- Grizzly Bears are the other species of bear found in the park. These bears range in color from light brown to dark black. Grizzly bears have a pronounced shoulder hump. I have had the best luck seeing from Mammoth to Old Faithful . They can also be found in Larmar Valley and Hayden Valley.
- Moose are primarly found in Grand Teton National Park. The 1988 Yellowstone fire destoyed most of the moose habit in Yellowstone and the population of moose is very low. Moose are mostly found in marsh areas near lakes and streams. I have really only seen moose near the Soda Butte Creek in Lamar Valley. I have heard that sighting are up along Yellowstone Lake and Fishing Bridge area.
- Wolves are both the hardest and easy to see in Yellowstone. Yellowstone has about 100 wolves. While they can be see anywhere in the park, most of the paks have territoy in the northern half of Yellowstone with a concentration in Larmar and Hayden Valley. The best way to see the wolves is to head into Lamar Valley and look for the people with cars and spotting scopes. If the wolves can be seen from the road, odds are a wolf watcher is sitting there watching them.
Of that list, I can pretty much guarantee that you WILL SEE bison and elk. These two animals are found in large numbers and widespread throughout the park. The best time to go look for wildlife is in the early morning or late afternoon / early evening.
19. Staying Safe Around Yellowstone’s Wildlife
Yellowstone National Park is NOT A ZOO. Yellowstone’s wildlife are WILD animals living in their natural environment. I repeat these are wild animals. They might seem cute and cuddly but they are not.
Keep a safe distance from all wildlife. This is for YOUR safety and the safety of the wildlife. Sadly, I’m not joking about this. Every year a few park visitors learn the hard way that the wildlife is not tame and can be incredibly dangerous. They are not to be touched or fed. It is detrimental to wildlife for them to interact with you. Many times, NPS has to put down animals that are involved in an incident where a human is hurt or has learned bad habits from humans.
Most of these incidents can be avoided by staying a safe distance from the wildlife. Never approach or feed the wildlife. The animals in Yellowstone are wild and unpredictable, no matter how calm they appear to be. The safest (and often best) view of wildlife is from inside a car. If an animal approaches you, back up or get inside a vehicle or building.
If an animal changes its behavior because of you, YOU ARE TOO CLOSE.
Per NPS regulations you must stay at least 100 yards (91 m) away from bears and wolves, and at least 25 yards (23 m) away from all other animals, including bison and elk.
Animals such as bison and elk might look big and slow but they can MOVE when they want to. Bison can run up to 40 miles an hour and elk can run up to 45 miles per hour. By comparison, the fastest human speed EVER recorded was 27.78 mph. That means that in his prime, 100 m world record holder Usain Bolt couldn’t outrun a bison.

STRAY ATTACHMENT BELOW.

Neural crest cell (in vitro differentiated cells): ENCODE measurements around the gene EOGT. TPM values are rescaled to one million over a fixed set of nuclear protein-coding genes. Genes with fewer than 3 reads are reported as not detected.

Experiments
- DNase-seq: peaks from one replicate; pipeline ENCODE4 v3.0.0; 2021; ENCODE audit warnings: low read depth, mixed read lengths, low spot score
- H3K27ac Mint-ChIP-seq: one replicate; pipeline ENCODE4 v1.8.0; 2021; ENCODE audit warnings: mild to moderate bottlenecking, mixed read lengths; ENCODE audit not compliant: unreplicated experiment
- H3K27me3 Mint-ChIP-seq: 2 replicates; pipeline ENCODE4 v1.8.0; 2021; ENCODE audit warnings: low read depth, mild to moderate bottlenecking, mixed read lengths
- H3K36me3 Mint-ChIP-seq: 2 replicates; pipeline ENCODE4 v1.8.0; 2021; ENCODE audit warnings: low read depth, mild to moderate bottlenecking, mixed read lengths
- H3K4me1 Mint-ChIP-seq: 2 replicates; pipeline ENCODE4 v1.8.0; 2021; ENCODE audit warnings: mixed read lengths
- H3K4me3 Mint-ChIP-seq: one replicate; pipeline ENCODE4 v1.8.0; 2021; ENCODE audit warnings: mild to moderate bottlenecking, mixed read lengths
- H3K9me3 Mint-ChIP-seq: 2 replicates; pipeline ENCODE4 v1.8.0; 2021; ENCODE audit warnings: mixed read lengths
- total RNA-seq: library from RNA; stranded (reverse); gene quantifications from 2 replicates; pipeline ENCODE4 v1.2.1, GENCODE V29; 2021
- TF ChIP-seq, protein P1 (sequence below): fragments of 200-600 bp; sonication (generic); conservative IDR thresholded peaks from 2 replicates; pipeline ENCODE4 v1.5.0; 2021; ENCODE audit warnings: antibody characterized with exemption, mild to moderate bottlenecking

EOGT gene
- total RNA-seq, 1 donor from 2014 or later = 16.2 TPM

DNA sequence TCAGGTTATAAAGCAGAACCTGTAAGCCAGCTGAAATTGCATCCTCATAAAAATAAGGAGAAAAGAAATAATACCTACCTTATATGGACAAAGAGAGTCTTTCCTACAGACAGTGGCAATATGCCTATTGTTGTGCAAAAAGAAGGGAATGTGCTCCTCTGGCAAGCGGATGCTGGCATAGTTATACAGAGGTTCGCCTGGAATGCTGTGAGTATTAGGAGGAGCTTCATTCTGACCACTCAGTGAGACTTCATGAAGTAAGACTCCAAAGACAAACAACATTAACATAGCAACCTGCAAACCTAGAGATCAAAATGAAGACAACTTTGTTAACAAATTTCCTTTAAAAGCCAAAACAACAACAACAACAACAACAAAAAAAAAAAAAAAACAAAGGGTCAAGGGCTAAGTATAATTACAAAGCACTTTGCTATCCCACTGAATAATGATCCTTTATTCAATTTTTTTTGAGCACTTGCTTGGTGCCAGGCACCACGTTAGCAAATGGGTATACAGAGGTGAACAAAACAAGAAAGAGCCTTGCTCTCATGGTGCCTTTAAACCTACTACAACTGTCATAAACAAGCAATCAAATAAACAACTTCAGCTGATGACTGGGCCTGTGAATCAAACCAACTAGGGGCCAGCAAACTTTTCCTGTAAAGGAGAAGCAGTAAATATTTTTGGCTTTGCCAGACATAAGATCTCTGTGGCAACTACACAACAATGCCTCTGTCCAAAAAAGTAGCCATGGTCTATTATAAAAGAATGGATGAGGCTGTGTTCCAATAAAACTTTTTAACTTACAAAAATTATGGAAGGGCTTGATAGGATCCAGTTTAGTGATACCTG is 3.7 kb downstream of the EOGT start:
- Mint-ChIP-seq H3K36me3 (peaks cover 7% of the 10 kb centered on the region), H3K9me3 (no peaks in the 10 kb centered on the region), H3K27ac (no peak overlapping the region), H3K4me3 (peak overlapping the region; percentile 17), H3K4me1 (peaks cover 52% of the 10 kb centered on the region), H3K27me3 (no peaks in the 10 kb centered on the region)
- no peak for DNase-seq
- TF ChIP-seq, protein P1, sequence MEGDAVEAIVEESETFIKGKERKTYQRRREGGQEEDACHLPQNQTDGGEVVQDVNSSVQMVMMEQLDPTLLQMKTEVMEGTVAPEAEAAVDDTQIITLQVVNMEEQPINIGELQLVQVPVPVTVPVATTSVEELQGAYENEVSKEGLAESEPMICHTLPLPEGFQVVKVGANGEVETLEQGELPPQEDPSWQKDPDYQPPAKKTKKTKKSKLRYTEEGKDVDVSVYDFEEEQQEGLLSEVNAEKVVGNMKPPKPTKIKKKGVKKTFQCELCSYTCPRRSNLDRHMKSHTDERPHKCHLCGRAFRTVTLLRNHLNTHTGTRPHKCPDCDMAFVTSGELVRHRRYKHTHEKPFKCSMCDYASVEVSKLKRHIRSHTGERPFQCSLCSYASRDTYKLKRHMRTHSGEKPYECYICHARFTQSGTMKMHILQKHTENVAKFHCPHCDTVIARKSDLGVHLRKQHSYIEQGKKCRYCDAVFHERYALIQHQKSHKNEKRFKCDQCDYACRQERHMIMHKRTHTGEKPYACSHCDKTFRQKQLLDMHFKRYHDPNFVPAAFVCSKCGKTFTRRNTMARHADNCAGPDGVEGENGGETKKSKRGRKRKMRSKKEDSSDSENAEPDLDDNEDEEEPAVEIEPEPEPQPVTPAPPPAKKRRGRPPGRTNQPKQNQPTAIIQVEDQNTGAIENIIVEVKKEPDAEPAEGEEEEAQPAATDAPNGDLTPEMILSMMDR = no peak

In addition to being able to outrun you, they can accelerate at the drop of a hat and are faster than you. On average, bison gore five people a year in the park. All of these incidents involved Yellowstone visitors who are less than 25 yards from the wildlife.
There is no reason to be within 25 yards of any animal in the park. If the animal approaches you back up.
I can clearly remember the first time I watched someone injured by an animal. Although, I may just remember it because it was the first time I said the word “shit” and my mother has told the story often. I was 8. We watched a woman walk up to an elk to take a picture with it. My mother leaned over to my father and whispered: “that woman is about to get the shit knocked out of her.” This was not meant for my little ears. A few moments later, the woman put her arm around the elk. He turned around and kicked her. Eight-year-old me turned around and said: “that woman sure got the shit knocked out of her.” The woman walked away but she was bruised. She got lucky. The elk could have attacked her with his antlers and done serious damage.
If you are doing any hiking outside of the main boardwalk areas, carry bear spray. Bear Spray is the best defense if you end up in a situation with a bear.
20. Let nature happen.
The park is a nature preserve. This means that nature should happen with limited human interface. It can suck, but it’s the circle of life. Let things run their course as nature intends them to.
Do not interfere. Do not offer food, comfort or warmth. Do not touch. If you see an animal hit by a car, please report this to the rangers.
If you are concerned about the welfare of an animal, let it be and alert a park ranger to its location. Their job is to protect the park and the animals within it. They will know how to handle the situation if there is anything that can or needs to be done. Don’t put the animal in your car. You are not helping it. If the animal goes in the car, odds are that National Park Service will be putting the animal down unless they can find a facility that is ready to take that animal in TODAY. For most animal facilities, acquiring a new animal isn’t a quick decision. They have to ensure they have space and the money to provide for the long-term well-being of that animal and most facilities can’t just take a new large animal on a whim.
In particular, if you see an injured wolf, grizzly bear, black-footed ferret, or Canada Lynx, wolverines. Please let park service know. All of these animals are either endangered and extremely rare and park service should be notified of sightings.
I have found two very similar stories about a young bison calf being found by themselves at the side of the road. Both calves were cold, wet, and abandoned after their mothers swam across a river. I know my heart would be breaking to see the cute brown bundle that is a baby bison shivering all alone. But they live in a world where it is survival of the fittest. This sounds harsh but not every baby animal makes it to adulthood.